3. Play the clip. First, the students just watch and get the general idea of the characters and situation.

4. Hand out the script. Go over any unfamiliar words and expressions. Make sure the students understand the dialog.

5. Watch the clip again. This time, give students something specific to listen for—pauses, intonation, linking, etc.—and have them mark it on their script. If you want, play the clip again.

6. Have the students compare their markings with a partner, then talk together as a class about what they found and why it happened that way. (E.g., the speaker’s intonation on a certain WH- question went up instead of down because she was asking the question for the second time. She didn’t hear the man’s answer the first time.)

7. Have students practice reading the conversation with a partner. Encourage them to try to do it just the way the characters in the movie did—with the same pauses, intonation, emotions, etc.

8. Play the clip again. Ask the students to try to read the dialog along with the characters in the film. (This will work best if the characters are speaking fairly slowly.) Repeat if there’s time.

9. Review the conversation in a later class by practicing it again.

Pictures. There are lots of possibilities. For example…

• Have students find things in a picture that contain a particular sound.

• Have students find things in a picture with a certain number of syllables or a certain stress pattern.

• Practice intonation by having students ask and answer questions about a picture.

• Use the picture as the basis for a dialog or story containing the sounds, stress patterns, or intonation patterns you’ve been practicing.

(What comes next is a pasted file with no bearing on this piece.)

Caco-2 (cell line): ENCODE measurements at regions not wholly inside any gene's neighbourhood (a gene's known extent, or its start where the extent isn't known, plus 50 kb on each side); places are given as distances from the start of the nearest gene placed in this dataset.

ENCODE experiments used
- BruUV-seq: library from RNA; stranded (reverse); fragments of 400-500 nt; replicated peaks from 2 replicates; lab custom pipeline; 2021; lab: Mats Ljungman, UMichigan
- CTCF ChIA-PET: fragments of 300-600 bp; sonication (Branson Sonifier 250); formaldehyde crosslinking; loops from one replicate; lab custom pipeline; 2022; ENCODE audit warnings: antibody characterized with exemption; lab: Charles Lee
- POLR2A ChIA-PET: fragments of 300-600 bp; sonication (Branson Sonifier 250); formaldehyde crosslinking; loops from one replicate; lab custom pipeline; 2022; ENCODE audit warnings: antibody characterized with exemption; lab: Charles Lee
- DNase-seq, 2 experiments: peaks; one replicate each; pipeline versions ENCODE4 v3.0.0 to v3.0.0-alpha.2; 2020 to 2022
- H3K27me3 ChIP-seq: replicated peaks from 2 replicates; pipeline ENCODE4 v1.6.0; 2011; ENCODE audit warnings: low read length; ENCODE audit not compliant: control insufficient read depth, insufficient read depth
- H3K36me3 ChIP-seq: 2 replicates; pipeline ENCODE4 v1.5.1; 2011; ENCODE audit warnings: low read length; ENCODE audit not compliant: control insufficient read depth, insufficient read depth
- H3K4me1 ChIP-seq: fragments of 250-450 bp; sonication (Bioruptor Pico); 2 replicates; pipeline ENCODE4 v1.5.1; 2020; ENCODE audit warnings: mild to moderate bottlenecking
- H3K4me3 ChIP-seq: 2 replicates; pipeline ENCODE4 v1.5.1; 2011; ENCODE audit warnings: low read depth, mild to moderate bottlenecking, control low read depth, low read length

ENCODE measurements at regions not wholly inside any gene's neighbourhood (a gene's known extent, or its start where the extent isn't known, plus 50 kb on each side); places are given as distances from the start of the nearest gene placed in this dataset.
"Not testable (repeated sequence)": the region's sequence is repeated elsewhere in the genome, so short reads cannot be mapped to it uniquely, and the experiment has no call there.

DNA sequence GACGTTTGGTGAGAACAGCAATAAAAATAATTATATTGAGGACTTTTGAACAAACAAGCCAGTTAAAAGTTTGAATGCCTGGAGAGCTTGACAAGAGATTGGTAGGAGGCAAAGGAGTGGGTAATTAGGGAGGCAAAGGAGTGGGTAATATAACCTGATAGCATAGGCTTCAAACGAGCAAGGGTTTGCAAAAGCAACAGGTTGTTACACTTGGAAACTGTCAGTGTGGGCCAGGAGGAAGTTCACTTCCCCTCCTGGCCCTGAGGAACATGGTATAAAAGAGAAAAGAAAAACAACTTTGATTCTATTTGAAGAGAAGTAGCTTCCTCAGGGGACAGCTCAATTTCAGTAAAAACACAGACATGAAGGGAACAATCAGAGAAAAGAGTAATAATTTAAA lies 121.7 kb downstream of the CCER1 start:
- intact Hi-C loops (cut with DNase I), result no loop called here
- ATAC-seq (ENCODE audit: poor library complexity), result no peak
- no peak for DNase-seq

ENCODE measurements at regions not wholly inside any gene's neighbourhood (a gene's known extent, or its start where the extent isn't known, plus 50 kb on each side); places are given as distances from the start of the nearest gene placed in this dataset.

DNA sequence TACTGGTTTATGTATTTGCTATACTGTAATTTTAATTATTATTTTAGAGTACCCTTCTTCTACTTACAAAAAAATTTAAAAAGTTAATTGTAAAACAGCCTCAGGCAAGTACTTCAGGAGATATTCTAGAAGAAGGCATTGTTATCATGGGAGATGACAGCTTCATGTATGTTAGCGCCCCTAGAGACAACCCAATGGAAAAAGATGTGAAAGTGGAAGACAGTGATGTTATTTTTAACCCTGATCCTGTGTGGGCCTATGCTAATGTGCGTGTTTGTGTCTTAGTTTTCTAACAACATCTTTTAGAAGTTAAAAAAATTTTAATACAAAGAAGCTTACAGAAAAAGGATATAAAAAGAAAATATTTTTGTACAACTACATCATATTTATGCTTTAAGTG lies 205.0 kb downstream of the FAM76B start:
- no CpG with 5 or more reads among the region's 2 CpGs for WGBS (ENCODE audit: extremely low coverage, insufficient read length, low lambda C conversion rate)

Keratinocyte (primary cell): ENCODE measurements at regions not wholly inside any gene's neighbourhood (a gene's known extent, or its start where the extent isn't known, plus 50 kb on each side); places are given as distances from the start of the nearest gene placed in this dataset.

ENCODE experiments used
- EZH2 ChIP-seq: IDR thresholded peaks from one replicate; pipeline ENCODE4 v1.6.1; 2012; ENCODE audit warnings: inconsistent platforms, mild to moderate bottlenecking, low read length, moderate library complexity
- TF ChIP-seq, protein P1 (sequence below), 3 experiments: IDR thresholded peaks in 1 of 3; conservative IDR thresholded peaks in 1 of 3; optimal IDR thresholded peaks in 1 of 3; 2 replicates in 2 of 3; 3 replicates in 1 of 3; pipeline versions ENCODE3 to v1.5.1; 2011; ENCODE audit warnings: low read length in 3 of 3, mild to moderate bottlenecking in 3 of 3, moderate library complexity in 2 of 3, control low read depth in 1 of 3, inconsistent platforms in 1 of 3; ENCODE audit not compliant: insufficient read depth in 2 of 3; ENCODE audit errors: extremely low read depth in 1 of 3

Pronunciation scavenger hunt. Ask students to look for words with a particular sound, number of syllables, or stress pattern, either using real objects in the classroom or nearby or objects in pictures.

Visual aids and gadgets. VIDEO, handout from CATESOL. Giant teeth, sagittal section diagrams, etc. can help students see and understand how to pronounce sounds. Gadgets like straws, rubber bands, and feathers can help them improve their pronunciation. (See the handout “Toys for Pronunciation.”)

Phonemic symbols and other visual representations for sounds. Some teachers and students like to use phonemic symbols to represent sounds (usually some version of IPA); others hate it. Phonemic symbols can provide a “hook” to connect a sound to and keep all those weird new sounds from seeming like an amorphous, confusing mass, and are especially helpful for visual learners. Other students are just confused by the symbols, especially if they’re just learning the English alphabet. Used judiciously, phonemic symbols can be helpful, especially for sounds that don’t have a consistent spelling in English.